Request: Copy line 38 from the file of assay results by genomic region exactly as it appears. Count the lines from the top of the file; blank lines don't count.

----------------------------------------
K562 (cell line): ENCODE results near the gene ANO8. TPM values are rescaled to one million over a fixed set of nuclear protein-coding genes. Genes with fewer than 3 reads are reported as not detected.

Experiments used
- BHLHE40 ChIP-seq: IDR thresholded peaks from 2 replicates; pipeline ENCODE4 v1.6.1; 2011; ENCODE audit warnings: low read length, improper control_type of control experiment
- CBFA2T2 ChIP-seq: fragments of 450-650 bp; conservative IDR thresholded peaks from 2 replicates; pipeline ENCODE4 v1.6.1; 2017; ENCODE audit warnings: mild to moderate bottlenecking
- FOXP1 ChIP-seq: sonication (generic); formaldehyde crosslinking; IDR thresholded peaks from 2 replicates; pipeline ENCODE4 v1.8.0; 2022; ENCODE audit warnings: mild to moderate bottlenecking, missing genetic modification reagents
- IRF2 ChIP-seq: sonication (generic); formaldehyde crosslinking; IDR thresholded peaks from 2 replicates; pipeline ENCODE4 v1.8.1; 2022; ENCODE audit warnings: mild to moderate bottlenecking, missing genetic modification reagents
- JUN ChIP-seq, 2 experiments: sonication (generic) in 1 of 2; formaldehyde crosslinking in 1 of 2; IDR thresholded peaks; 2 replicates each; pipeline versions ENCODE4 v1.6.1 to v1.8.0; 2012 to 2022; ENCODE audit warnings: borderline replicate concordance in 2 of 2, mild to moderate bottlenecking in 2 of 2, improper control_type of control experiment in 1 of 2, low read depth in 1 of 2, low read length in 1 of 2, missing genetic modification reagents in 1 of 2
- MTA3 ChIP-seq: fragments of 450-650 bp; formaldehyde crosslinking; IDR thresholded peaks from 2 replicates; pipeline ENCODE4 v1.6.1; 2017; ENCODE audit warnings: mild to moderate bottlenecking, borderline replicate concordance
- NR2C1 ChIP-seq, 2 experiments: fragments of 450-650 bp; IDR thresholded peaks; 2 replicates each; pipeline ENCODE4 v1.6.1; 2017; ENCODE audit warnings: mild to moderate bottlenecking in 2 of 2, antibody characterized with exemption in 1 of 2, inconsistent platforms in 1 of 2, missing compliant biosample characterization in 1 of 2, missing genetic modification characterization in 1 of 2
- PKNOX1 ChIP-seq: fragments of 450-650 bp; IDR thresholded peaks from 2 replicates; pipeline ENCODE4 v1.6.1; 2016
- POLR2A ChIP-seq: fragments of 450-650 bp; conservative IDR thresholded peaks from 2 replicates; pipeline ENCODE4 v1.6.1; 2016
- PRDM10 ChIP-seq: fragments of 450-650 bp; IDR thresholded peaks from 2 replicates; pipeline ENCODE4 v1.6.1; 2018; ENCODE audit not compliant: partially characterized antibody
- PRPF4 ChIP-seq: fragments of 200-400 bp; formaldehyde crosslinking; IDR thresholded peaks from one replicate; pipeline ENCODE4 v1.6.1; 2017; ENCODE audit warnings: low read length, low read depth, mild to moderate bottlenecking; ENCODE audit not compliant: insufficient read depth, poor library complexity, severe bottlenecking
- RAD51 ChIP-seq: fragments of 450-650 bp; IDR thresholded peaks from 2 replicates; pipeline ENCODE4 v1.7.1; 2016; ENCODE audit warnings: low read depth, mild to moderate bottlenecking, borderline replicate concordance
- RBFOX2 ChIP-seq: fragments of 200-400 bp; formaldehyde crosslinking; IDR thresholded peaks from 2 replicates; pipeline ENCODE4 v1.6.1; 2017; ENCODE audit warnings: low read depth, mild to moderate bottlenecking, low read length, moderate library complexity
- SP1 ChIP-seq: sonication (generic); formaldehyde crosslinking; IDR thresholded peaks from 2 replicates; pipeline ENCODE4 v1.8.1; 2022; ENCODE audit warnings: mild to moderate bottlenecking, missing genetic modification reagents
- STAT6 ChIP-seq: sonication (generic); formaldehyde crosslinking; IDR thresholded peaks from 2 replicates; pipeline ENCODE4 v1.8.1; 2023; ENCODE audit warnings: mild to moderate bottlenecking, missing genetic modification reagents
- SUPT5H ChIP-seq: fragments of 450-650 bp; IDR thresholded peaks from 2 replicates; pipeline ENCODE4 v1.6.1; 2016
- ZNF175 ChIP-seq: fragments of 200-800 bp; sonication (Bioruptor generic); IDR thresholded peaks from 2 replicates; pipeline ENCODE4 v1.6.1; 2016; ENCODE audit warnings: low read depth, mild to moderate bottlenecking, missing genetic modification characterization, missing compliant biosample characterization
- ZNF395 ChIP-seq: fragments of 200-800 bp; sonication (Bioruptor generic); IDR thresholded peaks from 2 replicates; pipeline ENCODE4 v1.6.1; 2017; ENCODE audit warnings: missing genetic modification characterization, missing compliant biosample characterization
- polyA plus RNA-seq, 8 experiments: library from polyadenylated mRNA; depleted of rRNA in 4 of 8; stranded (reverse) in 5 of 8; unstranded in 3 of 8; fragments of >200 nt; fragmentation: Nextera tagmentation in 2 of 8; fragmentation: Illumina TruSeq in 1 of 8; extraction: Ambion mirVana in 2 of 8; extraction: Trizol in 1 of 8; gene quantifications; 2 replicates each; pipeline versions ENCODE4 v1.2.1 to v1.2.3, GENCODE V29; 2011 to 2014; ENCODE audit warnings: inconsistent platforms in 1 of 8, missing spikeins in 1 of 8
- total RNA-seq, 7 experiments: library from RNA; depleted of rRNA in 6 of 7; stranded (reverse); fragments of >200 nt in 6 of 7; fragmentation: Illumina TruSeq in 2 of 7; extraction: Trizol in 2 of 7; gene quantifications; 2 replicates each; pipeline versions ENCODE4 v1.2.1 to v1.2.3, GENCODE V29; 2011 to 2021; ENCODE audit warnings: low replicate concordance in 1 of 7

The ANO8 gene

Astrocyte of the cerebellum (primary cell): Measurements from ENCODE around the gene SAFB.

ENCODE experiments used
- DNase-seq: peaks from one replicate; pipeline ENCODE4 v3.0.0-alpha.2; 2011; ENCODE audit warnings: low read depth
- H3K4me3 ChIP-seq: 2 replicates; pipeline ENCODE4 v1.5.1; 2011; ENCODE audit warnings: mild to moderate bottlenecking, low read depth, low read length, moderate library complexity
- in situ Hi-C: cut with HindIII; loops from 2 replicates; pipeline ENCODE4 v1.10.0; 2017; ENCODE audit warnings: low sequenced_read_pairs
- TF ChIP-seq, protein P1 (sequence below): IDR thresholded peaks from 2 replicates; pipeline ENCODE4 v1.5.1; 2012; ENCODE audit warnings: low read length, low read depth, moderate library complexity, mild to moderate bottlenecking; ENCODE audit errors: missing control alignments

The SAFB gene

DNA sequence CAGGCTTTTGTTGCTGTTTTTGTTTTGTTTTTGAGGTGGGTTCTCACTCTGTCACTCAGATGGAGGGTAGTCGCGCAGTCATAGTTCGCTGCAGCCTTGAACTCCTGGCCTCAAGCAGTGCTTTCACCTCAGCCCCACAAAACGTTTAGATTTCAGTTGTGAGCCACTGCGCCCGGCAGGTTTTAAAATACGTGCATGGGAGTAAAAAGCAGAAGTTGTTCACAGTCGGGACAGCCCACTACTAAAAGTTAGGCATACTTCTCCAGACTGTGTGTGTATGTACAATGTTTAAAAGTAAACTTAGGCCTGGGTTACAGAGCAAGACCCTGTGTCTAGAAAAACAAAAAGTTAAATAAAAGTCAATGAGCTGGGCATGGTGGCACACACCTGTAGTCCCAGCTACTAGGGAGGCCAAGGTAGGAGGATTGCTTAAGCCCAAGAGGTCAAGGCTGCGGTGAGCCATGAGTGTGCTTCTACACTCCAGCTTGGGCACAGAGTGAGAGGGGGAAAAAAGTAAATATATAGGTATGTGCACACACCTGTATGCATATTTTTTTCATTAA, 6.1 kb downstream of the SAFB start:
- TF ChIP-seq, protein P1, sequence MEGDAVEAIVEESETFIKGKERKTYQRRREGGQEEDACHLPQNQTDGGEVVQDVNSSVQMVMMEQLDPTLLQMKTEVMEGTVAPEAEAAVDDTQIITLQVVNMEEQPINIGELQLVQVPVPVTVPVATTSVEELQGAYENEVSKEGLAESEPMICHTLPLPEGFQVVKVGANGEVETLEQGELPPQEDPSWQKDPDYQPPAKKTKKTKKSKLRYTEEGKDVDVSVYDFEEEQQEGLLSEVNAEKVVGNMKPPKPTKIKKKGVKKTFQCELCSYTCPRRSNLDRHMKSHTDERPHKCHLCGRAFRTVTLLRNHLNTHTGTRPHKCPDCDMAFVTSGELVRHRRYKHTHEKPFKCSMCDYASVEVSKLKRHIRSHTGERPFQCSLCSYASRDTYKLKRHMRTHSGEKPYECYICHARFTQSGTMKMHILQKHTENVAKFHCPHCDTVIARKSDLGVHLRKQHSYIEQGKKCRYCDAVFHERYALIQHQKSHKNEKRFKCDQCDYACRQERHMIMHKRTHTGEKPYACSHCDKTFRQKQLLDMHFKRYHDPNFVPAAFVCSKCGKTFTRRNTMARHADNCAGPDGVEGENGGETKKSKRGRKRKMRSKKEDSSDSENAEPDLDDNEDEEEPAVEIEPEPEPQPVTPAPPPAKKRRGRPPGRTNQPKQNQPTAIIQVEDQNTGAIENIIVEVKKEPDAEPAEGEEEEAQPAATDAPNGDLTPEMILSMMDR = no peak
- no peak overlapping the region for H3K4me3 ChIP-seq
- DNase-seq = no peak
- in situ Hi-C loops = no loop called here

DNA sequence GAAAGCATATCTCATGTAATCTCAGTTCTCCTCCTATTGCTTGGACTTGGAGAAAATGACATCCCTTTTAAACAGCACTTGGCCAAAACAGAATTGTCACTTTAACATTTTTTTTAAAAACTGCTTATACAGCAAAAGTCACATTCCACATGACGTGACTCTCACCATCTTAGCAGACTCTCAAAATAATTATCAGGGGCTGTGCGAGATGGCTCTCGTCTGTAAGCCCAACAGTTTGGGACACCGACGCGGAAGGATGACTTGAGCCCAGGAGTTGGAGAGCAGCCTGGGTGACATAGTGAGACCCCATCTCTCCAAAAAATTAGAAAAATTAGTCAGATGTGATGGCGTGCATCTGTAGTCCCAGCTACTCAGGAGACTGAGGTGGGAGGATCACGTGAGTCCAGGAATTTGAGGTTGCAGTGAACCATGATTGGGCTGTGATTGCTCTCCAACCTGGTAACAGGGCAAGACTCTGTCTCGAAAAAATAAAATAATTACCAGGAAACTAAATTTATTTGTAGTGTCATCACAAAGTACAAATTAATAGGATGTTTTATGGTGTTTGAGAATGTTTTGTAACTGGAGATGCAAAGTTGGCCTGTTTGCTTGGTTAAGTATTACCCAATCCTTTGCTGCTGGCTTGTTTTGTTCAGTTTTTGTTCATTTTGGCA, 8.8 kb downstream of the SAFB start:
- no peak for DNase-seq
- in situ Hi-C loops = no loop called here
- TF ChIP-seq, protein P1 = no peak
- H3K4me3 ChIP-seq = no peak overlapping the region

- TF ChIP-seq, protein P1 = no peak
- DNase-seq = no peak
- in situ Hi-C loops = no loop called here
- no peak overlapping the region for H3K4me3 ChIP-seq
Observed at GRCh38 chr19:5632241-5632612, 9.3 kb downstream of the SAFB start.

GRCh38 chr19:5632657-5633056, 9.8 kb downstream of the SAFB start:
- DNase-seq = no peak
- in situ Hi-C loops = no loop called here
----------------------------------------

- in situ Hi-C loops = no loop called here